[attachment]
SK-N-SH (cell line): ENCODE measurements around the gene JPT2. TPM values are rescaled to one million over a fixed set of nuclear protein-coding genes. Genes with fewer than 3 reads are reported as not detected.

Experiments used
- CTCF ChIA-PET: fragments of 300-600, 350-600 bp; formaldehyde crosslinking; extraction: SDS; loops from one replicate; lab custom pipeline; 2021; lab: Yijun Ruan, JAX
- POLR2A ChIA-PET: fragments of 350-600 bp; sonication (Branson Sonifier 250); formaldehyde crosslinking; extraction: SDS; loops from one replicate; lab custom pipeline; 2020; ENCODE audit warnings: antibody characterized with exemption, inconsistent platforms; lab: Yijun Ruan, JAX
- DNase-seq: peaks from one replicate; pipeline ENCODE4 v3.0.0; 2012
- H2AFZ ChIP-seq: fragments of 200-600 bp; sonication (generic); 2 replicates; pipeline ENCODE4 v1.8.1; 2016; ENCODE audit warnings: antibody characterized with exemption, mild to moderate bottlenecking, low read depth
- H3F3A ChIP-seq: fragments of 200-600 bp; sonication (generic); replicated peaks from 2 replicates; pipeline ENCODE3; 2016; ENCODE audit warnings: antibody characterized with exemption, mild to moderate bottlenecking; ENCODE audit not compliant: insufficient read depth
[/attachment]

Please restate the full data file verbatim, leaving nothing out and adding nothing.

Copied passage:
SK-N-SH (cell line): ENCODE measurements around the gene JPT2. TPM values are rescaled to one million over a fixed set of nuclear protein-coding genes. Genes with fewer than 3 reads are reported as not detected.

Experiments used
- CTCF ChIA-PET: fragments of 300-600, 350-600 bp; formaldehyde crosslinking; extraction: SDS; loops from one replicate; lab custom pipeline; 2021; lab: Yijun Ruan, JAX
- POLR2A ChIA-PET: fragments of 350-600 bp; sonication (Branson Sonifier 250); formaldehyde crosslinking; extraction: SDS; loops from one replicate; lab custom pipeline; 2020; ENCODE audit warnings: antibody characterized with exemption, inconsistent platforms; lab: Yijun Ruan, JAX
- DNase-seq: peaks from one replicate; pipeline ENCODE4 v3.0.0; 2012
- H2AFZ ChIP-seq: fragments of 200-600 bp; sonication (generic); 2 replicates; pipeline ENCODE4 v1.8.1; 2016; ENCODE audit warnings: antibody characterized with exemption, mild to moderate bottlenecking, low read depth
- H3F3A ChIP-seq: fragments of 200-600 bp; sonication (generic); replicated peaks from 2 replicates; pipeline ENCODE3; 2016; ENCODE audit warnings: antibody characterized with exemption, mild to moderate bottlenecking; ENCODE audit not compliant: insufficient read depth